More than six and a half years after the nation’s power distribution and generation companies were privatised, the core investors in the Discos are looking to restructure the loans advanced to them by banks for the acquisition of the assets.
The Discos also want the Central Bank of Nigeria Nigerian Electricity Market Stabilisation Fund disbursed to them to be restructured for longer duration.
In September 2014, about a year after the privatisation of the power sector, the CBN introduced a N213bn intervention fund, a loan facility with a 10-year repayment period.
The NEMSF was meant to assist the Gencos and Discos to settle legacy gas debts, execute agreed metering and maintenance programmes, and finance procurement of transformers and other equipment.
According to the Discos, the total amount of Discos’ portion of the CBN NEMSF is N49.9bn and a part of that cash was used as collateral for letter of credit guarantees to banks.
The Discos, in a joint document seen by our correspondent, said, “The NEMSF loan currently encumbers Discos’ balance sheets and is worsened by the difference in aggregate technical, commercial and collection loss as used in the tariff model versus reality.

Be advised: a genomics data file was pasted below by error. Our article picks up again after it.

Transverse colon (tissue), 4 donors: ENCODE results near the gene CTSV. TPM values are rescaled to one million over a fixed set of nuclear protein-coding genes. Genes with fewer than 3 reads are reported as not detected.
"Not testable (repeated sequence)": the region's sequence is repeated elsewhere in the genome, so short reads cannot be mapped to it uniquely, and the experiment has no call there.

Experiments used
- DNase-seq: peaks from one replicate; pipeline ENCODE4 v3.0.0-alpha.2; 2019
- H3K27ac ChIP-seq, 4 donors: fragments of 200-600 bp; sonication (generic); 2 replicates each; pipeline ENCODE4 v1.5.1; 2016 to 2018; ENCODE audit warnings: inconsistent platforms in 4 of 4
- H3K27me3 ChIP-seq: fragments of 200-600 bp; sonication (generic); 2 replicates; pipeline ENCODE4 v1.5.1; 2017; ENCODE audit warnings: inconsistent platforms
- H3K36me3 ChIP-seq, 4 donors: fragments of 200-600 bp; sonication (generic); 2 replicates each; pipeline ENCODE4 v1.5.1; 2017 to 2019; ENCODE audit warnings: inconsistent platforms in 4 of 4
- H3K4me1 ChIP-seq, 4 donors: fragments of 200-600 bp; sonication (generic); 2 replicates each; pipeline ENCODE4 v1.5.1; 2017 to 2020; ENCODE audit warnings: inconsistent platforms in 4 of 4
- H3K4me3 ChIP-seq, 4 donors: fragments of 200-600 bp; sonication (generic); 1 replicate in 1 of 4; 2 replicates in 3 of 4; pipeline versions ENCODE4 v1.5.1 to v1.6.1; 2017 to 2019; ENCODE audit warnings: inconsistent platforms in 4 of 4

“While other stakeholders in the Nigerian electricity supply industry were paid obligations due to them directly, monies due to the Discos were put on their books as loans.
“It is a first-line charge on Discos’ collections, and impacts on Discos’ financial transactions and remittance obligations.”
The power distributors said part of the loans was used for the purchase of meters and billing systems as well as to carry out enumeration.
While highlighting the way forward for the sector, they said, “Acquisition debt to be refinanced by the Bank of Industry and extended on a longer-term basis (10 years), with a single-digit interest rate and a moratorium of two years to allow the market to stabilise.”
According to the Discos, core investors injected about $2.4bn (debt and equity) in exchange for stakes in the unbundled companies.
They said the Nigerian commercial banks were encouraged to support the transactions and they provided debt finance to the tune of $2bn.
The Discos also called for an alignment of the Multi-Year Tariff Order ATC&C losses with the current reality.
They stressed the need for longer terms for government interventions and access to cheaper funding.
“Historical tariff shortfalls and debts owed by ministries, departments and agencies as at December 2019 should be taken out of Discos’ books,” the Discos said.
They said cleaning up their balance sheets would enable them to be creditworthy.